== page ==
People from across North Carolina who have been impacted in some way by coal ash have announced a new alliance that combines environmental groups and other advocacy groups.
The announcement was made Wednesday morning in the General Assembly press room in Raleigh.
Leaders said the point of the announcement was to show that people from across the state have deep concerns about the way Duke Energy is handling coal ash created at the fourteen Duke coal plants across North Carolina, and they want to draw attention to the issue.
“Coal ash is the byproduct of burning coal and Duke Energy stores over 108 million tons of it in leaky pits and landfills across North Carolina. Duke’s coal ash is illegally leaking into surface waters that supply millions of North Carolinians’ drinking water,” ACT leaders said. “The waste is laden with toxic heavy metals, including hexavalent chromium, a carcinogen found at unsafe levels in hundreds of drinking water wells within 1,000 feet of Duke’s N.C. Coal Ash ponds.”
Those in attendance frequently used the phrase “we’re statewide, unified, and here to stay.”
One of the speakers was Larry Mathis of Belmont. His home is near the Allen plant. Several months ago he was warned that his well, and about two hundred others, produced water with higher than average levels of certain toxins. Dozens of residents of Rowan County who live near the Buck Steam plant were told the same thing.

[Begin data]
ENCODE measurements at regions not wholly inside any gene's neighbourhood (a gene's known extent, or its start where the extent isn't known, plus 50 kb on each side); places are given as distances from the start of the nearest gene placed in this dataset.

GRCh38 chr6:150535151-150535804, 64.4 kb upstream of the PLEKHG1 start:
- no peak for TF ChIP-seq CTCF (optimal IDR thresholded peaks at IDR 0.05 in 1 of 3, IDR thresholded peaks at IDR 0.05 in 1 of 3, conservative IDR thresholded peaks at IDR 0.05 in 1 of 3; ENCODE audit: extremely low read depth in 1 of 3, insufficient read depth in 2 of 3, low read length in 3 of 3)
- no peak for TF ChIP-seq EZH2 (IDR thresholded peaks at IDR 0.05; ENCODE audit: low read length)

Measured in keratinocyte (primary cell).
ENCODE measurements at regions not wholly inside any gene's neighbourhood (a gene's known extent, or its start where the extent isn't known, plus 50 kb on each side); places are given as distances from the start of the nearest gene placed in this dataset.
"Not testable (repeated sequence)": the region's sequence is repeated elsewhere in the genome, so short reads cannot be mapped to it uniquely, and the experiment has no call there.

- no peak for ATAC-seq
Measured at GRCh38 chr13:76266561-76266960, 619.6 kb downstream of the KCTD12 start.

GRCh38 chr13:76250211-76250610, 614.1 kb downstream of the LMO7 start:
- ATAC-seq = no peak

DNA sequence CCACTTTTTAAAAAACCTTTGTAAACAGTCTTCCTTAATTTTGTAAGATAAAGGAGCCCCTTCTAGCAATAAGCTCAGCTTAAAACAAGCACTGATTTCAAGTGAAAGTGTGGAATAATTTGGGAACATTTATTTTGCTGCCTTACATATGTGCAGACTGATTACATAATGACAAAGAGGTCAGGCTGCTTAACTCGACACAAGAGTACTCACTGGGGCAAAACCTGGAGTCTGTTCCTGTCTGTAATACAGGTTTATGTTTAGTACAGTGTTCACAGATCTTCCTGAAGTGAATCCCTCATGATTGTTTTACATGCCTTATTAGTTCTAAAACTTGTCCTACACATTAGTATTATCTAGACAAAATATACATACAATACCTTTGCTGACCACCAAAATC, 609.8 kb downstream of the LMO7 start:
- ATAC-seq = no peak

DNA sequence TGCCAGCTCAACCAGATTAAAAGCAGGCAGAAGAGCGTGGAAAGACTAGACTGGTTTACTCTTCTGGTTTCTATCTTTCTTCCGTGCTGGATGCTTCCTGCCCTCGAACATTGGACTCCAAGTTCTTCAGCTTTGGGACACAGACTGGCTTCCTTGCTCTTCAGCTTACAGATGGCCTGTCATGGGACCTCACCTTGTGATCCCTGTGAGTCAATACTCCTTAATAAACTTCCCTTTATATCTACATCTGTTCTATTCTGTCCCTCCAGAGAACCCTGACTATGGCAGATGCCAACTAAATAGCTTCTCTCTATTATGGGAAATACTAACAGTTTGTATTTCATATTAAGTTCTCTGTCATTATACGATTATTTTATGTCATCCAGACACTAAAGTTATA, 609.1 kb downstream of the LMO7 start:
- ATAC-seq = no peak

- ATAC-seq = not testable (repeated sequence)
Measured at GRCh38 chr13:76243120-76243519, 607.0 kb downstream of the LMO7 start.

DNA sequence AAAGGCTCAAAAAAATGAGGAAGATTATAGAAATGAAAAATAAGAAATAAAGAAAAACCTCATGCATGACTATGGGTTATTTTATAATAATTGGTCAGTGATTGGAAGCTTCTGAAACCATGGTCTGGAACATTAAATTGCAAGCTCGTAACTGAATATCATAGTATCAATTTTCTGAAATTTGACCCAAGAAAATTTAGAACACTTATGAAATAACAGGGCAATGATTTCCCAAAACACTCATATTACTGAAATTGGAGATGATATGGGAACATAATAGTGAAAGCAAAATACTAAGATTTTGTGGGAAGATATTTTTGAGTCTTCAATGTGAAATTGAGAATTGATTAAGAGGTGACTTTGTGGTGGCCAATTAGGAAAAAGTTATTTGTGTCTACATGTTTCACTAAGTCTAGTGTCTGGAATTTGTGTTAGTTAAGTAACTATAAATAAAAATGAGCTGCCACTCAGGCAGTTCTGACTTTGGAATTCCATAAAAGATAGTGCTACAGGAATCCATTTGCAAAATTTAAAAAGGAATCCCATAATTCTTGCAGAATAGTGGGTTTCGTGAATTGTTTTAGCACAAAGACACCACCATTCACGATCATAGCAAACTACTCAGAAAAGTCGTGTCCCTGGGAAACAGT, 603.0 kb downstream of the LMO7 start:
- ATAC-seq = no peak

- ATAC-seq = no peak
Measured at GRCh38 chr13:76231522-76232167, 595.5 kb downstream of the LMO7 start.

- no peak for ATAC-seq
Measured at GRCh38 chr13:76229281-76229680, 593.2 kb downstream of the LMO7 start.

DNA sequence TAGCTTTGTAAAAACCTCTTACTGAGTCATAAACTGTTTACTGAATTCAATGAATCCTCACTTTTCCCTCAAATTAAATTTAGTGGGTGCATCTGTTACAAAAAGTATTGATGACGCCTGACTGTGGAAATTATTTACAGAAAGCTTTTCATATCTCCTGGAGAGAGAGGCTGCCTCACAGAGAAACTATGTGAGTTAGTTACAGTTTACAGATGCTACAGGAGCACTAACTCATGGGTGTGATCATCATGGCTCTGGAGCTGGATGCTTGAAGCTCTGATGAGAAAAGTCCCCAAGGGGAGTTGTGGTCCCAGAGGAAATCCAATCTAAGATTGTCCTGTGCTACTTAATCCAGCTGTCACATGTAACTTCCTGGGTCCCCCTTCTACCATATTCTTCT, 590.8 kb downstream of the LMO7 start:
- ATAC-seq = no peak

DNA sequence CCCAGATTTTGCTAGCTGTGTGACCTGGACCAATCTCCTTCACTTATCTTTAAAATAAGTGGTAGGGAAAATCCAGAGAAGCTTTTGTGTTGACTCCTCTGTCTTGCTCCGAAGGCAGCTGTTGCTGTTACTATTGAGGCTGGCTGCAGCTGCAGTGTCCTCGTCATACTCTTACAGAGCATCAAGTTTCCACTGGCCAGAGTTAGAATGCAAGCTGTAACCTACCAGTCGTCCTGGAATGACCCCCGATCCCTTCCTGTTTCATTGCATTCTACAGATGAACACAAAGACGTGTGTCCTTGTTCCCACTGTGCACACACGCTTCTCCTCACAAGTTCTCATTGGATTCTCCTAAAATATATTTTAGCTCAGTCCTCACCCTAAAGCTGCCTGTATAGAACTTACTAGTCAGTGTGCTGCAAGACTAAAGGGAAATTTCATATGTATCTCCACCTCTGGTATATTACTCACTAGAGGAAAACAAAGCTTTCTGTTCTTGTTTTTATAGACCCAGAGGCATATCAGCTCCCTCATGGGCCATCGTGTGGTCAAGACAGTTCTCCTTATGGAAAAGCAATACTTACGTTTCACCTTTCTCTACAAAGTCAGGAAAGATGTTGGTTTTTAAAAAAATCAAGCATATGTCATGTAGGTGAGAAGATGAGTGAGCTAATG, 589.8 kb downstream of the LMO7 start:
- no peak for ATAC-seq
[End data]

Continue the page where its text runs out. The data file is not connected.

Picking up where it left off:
“Our water was found to have 38 times the state standard for vanadium,” Mathis said. “So far, the best that Duke can do is just to provide us some bottled water, and only for about two more months.”
Mathis said that he discovered that Duke had used more than 278,000 tons of coal ash to fill a ravine in his backyard.
“Duke says they are not responsible for the contaminated water but are being a good neighbor by providing the bottled water, but good neighbors don’t pollute, and they take responsibility for their actions,” Mathis added. “It’s time for Duke Energy to own up to its mistakes and do the right thing, and then will be the good neighbor it needs to be.”
Tracey Edwards, who lives near the Belew’s Creek plant, believes toxic coal ash contributes to her mother’s early death. She brought a large picture of her mother’s grave to make her point.
“I used to go and visit my mother daily, now this is where I have to go an visit her, she died prematurely, she was only 64 years old. She grew up with asthma, she had neurological problems with her arm and she had heart disease, and we have lived in that area for all of our lives.”
Bobby Jones of Goldsboro urged Governor Pat McCrory to visit his neighborhood, but offered one caveat: “just don’t drink the water.”Donate Now